“Fluobeam provides a more panoramic visual identification, while PTEye uses an auditory signal and a numerical display,” said Dr. Stack. Both he and Dr. Terris said that Fluobeam would be easier to use during surgery if the light source and camera were smaller in diameter and gave this feedback to manufacturers. “If the parathyroid gland is more than 1-2 millimeters within the tissue, you may not get enough exposure of light from the Fluobeam, and it won’t stimulate parathyroid autofluorescence.”
Best Clinical Scenarios for Use
While these surgeons agree that the new imaging technologies are a positive disruption, questions remain as to the best situations for their use. This has yet to be defined, said Dr. Pelliterri.
“Right now, I think this technology’s greatest utility is for identifying the parathyroid glands during thyroidectomy,” he said, adding that ICG, which is tracer-dependent, may have a place in parathyroid re-exploration surgery, while autofluorescence may be of use during abnormal parathyroid gland surgery. “As experience is gained in using these for parathyroid exploration, the technology will improve. The initial efforts were quite clunky and difficult to use in the operating room. Now, they’re more streamlined and efficient to use to identify the glands, to secure the identification with autofluorescence, and to protect the parathyroid glands during the removal of the thyroid.”
Dr. Zafereo has used autofluorescence devices in about 75 surgical cases so far, and while it does fluoresce most normal parathyroid glands, challenges remain for its use in standard clinical practice, “including a lot of false-positive fluorescence associated with cancerous lymph nodes, brown fat, or other artifacts, as well as the need to turn off the surgical lights in order to use the device, which slows down the surgery.” For the most challenging cases, patients with significant nodal metastases, autofluorescence imaging isn’t as useful due to the significant levels of false positive fluorescence, he said.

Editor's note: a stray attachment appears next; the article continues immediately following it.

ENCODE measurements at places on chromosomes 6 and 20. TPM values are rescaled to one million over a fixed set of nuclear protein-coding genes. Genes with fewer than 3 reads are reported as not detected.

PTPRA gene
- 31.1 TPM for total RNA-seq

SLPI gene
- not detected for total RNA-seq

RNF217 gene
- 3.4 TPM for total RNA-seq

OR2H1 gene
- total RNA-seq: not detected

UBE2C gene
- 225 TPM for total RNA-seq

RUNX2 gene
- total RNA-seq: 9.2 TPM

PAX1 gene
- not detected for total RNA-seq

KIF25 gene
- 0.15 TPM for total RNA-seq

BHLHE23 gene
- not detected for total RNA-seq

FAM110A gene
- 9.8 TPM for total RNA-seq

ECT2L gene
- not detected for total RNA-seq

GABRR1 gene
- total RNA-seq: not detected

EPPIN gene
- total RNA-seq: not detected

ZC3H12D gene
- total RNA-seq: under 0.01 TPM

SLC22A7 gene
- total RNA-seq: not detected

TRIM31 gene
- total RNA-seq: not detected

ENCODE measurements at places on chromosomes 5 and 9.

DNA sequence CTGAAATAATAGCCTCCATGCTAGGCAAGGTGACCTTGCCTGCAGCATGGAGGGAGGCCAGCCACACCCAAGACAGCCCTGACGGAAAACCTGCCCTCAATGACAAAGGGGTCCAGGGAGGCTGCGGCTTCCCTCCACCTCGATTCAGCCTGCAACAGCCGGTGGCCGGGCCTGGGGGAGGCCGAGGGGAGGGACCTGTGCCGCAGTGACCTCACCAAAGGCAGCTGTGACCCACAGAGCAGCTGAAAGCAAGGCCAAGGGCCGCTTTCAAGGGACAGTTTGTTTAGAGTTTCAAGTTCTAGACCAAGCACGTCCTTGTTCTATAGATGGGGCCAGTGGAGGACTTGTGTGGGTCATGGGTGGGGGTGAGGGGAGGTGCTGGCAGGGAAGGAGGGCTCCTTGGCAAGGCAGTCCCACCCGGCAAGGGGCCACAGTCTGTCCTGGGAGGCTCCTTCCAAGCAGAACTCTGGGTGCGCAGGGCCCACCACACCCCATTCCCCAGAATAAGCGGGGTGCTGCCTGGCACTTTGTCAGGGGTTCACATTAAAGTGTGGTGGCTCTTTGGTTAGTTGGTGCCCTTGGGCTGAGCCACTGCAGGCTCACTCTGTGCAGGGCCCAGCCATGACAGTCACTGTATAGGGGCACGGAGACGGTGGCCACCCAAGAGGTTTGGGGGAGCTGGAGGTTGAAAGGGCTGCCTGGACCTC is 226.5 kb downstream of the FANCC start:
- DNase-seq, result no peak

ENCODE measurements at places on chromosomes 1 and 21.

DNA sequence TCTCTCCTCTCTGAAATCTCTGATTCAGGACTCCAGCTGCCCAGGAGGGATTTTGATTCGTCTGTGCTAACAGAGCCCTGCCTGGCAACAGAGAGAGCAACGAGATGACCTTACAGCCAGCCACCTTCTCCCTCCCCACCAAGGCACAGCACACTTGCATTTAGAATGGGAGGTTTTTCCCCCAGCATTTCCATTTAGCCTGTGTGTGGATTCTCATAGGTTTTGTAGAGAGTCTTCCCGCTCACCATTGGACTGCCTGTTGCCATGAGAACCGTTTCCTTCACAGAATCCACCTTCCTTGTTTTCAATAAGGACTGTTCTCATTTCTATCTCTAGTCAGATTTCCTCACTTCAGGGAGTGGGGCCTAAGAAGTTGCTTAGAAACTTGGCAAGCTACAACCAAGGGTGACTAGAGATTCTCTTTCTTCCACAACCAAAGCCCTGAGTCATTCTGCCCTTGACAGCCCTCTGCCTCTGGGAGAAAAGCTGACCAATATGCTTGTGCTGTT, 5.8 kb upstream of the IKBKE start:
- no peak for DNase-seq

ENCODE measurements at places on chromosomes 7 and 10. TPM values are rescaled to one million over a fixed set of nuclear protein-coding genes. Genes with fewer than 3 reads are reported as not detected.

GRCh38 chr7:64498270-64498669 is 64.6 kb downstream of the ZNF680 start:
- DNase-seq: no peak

Dr. Terris suggested combining both imaging techniques, using an autofluorescence device to identify the parathyroid glands and ICG to sense blood flow to them through tiny vessels that may look intact to the naked eye, but can be easily damaged during surgery. He added that that these imaging devices may be most useful for surgeons who perform a low volume of procedures because they’re less comfortable distinguishing these tissues due to limited experience.
Dr. Pellitteri agreed. “Autofluorescence systems may give less-experienced surgeons more confidence to achieve successful parathyroid surgery, and it may also play a useful role in surgical training,” he said. “ICG also has some potential toxicity risk, which is eliminated entirely in autofluorescence technologies. While ICG has a role, as autofluorescence improves, I think it will probably become the pre-eminent modality.”
Susan Bernstein is a freelance medical writer based in Georgia.